THE cosmic adventures of two Brits have been named among the greatest space triumphs of all time.
A poll of 2,000 adults voted Helen Sharman becoming the first British astronaut in space and Tim Peake’s five-month stay on the International Space Station among the top 20 moments.
Neil Armstrong’s first steps on the moon, the Apollo 13 crew returning to Earth safely – and Sputnik becoming the world’s first space satellite took the top spots.
But the study also revealed 35 per cent wished they’d been able to witness the Apollo 11 moon landing first-hand.
And 27 per cent have become more interested in space following the manned SpaceX launch earlier this year.
It also emerged more than one in 10 (11 per cent) think they’ve got what it takes to become an astronaut – and would be prepared to train for five years to make their dream a reality.
The research was commissioned by Disney+, ahead of the premiere of The Right Stuff, an original drama series based on the Mercury 7 – the USA’s first astronauts.
A spokesman from Disney+ said: “In the relatively short time man has looked to visit space, there have been plenty of momentous occasions.
“However, many may not know the extraordinary story of the first astronauts to embark on this huge feat.
“As such, it’s great to see the Mercury Seven being highly commended by the British public, as creating a new profession of astronaut.
“John Glenn is recognised not only for becoming the first American to orbit the earth, but also as the oldest person to have travelled into space at the age of 77, and it’s great to also see Alan Shepard’s achievement as the first American to enter space in 1961 being recognised in this way.”
Other notable triumphs to capture the nation’s attention was the launch of the first space station, the Salyut 1 in 1971 – as well as the launch of the Hubble telescope in 1990.
Research also found one in six Brits (16 per cent) would consider moving to Mars in their lifetime were it a possibility.
BRITS’ TOP 20 SPACE TRIUMPHS
1. Apollo 11 Moon landing – Neil Armstrong (20th July 1969)
2. Apollo 13 returning to earth successfully (17th April 1970)
3. First earth satellite – Sputnik 1 (4th October 1957)
4. First spacewalk – Aleksey Leonov (18th March 1965)
5. Apollo 8 – orbiting the moon (24th December 1968)
6. The first space station (19th April 1971)
7. Launch of the Hubble space telescope (25th April 1990)
8. Tim Peake’s five month stay on the International Space Station (Launched 15th December 2015)
9. First American to orbit Earth – John Glenn – Mercury 7 (20th February 1962)
10. John Glenn becomes the oldest human to travel into space aged 77 (29th October 1998)
11. Creation of the reusable space shuttle (12-14th April 1981)
12. First crew to reside on the International Space Station (2nd November 2000)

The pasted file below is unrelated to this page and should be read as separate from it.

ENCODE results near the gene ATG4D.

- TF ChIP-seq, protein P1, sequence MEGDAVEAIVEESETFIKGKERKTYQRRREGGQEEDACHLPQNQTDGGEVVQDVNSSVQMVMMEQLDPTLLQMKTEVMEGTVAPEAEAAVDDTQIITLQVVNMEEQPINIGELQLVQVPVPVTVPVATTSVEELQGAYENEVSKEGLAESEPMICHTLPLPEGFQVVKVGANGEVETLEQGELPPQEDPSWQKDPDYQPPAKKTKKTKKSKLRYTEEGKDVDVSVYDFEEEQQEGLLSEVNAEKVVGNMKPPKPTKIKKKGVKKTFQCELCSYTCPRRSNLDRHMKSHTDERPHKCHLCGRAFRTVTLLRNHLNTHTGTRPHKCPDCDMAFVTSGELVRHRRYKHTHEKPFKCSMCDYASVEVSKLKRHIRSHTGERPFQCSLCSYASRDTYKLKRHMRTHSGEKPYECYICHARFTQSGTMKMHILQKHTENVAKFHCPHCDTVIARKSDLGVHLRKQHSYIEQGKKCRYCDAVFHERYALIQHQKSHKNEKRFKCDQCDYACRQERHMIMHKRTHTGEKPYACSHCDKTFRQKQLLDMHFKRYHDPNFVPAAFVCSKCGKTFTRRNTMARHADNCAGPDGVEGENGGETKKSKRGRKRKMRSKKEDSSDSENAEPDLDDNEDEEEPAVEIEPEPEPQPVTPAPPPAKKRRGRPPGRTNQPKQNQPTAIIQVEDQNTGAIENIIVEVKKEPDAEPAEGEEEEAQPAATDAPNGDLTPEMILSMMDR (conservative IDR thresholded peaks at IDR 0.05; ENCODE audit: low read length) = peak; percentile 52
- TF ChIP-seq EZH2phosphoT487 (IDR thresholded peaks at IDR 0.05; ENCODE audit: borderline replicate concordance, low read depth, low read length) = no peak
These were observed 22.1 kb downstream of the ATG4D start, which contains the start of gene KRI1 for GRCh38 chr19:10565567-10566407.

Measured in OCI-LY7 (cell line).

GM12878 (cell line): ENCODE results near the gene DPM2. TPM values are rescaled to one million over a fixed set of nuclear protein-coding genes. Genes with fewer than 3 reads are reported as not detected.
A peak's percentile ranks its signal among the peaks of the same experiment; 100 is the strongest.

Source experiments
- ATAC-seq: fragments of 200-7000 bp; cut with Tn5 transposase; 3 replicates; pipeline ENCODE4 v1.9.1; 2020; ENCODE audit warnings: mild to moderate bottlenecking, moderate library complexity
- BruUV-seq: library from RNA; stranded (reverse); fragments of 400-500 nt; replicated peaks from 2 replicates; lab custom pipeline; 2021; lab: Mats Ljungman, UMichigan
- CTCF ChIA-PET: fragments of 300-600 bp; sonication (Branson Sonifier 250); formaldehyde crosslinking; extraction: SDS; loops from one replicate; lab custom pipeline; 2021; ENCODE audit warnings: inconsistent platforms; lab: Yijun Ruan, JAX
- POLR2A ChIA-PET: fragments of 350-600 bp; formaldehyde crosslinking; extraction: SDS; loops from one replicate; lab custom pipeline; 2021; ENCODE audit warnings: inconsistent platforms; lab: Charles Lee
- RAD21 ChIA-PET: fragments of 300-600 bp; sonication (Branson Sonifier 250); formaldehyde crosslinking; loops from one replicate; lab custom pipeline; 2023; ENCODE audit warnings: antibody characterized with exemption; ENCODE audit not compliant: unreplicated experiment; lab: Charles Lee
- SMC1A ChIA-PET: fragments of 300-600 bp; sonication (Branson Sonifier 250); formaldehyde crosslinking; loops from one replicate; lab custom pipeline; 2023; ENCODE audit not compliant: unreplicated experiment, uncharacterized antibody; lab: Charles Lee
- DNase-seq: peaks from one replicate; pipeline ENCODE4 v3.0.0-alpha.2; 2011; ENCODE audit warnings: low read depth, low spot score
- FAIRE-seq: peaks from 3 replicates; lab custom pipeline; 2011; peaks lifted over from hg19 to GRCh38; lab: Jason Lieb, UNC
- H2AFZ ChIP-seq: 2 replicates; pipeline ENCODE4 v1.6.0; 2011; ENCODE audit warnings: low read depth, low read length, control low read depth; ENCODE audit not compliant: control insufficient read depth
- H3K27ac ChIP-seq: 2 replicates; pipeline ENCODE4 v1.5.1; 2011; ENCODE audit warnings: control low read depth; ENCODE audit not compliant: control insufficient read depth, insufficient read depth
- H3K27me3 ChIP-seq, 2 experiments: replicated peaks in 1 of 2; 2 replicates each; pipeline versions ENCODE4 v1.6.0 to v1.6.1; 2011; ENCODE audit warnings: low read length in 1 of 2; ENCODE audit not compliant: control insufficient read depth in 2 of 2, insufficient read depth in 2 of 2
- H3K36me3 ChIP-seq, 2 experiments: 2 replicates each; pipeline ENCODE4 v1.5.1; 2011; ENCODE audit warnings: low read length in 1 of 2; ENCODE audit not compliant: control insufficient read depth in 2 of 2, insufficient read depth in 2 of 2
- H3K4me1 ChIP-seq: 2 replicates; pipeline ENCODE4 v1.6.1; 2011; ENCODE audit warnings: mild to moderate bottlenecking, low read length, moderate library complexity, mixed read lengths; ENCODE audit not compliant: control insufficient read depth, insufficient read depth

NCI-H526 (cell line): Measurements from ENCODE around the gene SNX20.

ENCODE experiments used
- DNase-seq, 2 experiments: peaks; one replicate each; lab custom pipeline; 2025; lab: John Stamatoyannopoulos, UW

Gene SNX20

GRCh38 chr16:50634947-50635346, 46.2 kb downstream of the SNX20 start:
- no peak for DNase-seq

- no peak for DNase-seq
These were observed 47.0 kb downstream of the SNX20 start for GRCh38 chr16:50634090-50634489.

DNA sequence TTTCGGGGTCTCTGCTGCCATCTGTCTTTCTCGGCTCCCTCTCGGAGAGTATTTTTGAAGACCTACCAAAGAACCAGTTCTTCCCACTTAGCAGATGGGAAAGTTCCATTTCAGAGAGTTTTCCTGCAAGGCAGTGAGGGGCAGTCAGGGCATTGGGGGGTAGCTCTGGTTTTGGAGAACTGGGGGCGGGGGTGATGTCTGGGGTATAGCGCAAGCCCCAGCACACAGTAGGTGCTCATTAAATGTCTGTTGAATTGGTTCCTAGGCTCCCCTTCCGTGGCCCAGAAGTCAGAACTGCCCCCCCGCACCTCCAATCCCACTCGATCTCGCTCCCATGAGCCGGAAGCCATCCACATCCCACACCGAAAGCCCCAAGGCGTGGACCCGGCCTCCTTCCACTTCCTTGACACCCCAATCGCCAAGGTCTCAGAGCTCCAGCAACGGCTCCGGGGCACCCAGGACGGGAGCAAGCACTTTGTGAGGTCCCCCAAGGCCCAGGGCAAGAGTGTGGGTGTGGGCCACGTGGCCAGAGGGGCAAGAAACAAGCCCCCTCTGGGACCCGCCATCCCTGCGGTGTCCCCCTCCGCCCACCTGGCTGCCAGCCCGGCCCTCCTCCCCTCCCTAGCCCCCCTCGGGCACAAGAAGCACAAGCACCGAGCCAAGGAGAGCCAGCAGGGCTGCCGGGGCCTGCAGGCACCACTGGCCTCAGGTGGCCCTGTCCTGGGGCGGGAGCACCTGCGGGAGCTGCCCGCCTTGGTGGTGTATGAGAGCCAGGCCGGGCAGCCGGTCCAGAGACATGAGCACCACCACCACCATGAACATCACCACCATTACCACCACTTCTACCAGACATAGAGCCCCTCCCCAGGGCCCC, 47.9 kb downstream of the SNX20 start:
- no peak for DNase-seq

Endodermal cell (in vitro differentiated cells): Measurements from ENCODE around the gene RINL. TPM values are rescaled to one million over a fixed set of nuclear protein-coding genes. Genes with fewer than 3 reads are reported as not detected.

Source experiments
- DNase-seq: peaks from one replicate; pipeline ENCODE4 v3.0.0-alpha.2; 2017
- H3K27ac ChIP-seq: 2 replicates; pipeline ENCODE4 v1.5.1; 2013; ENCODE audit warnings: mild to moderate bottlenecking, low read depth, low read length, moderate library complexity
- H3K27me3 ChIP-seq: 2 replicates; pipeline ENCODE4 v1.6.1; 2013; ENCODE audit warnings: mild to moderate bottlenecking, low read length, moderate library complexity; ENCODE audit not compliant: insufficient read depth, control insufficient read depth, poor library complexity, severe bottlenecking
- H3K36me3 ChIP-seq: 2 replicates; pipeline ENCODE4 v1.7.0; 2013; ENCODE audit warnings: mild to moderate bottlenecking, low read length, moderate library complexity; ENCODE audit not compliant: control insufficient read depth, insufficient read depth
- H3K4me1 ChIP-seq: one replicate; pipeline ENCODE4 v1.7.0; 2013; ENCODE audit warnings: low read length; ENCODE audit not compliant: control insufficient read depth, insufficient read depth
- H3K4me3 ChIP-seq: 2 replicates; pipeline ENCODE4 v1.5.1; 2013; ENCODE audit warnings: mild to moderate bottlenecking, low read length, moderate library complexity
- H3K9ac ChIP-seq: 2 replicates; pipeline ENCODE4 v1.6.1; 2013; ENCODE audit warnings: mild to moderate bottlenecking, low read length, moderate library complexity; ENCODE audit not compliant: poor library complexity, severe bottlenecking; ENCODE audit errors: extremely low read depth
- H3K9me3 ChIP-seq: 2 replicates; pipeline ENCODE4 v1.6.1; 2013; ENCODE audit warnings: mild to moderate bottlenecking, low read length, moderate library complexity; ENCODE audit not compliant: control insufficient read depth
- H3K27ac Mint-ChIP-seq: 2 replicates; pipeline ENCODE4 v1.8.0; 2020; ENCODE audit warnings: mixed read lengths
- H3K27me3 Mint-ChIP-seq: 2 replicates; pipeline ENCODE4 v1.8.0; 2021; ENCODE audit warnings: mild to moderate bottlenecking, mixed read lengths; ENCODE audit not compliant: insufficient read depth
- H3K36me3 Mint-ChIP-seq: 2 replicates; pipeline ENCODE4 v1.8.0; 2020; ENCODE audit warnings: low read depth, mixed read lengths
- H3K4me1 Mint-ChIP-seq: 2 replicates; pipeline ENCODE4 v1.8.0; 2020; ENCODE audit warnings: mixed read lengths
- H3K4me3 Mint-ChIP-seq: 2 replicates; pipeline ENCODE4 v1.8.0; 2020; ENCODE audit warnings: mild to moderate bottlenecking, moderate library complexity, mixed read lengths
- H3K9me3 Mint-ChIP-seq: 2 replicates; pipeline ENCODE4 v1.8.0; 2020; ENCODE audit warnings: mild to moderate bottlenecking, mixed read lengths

13. First Briton in Space – Helen Sharman (18th May 1991)
14. Alan Shepard becomes first American to enter space (5th May 1961)
15. Luna 2 – First spacecraft to land on the moon (14th September 1959)
16. First spacecraft (unmanned) landing on Mars (2nd December 1971)
17. First spacecraft pictures of Mars (14th July 1965)
18. Luna 3 – First pictures of the far side of the moon (7th October 1959)
19. The Mercury 7 create a new profession (Astronaut) in the US (9th April 1959)
20. SpaceX Dragon Endeavour launch into space (30th May 2020)
However, despite this enthusiasm, knowledge of all things space was not so strong, with 55 per cent incorrectly identifying the colour of the sun.
Almost a quarter believed the sun to be yellow when it is in fact white.
And three quarters had no idea about the distance in which the Earth’s atmosphere ends and space begins – with 16 per cent believing it to be 62,000 miles away, when it’s actually just 62 miles.
One in five also thought the Earth was a perfect sphere shape and only 29 per cent could correctly identify the fact there are eight planets in the solar system.
And staggeringly, 32 per cent thought the moon was closer to the sun in the summer.
Despite this lack of knowledge, 62 per cent believe an understanding of space is vital for the future of humanity.
But while nearly a quarter of Brits are up for experiencing space as a tourist, 77 per cent don’t think a holiday in space is realistic in their lifetime.
And 42 per cent also believed not enough space exploration has happened in recent years.
British Space Scientist and Broadcaster, Dr. Maggie Aderin-Pocock said: “There is certainly an appetite to see more exploration of space in people’s lifetimes, while also looking back fondly on the amazing experiences so far.
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“The story of the Mercury 7 is one many will not be familiar with but is actually an extraordinary tale.
“Being plucked from obscurity to become some of the first to attempt space travel would be a huge event in anyone’s life – let alone taking place in the 1950s before modern technology evolved.”
The Right Stuff is available on Disney+ from Friday 9th October.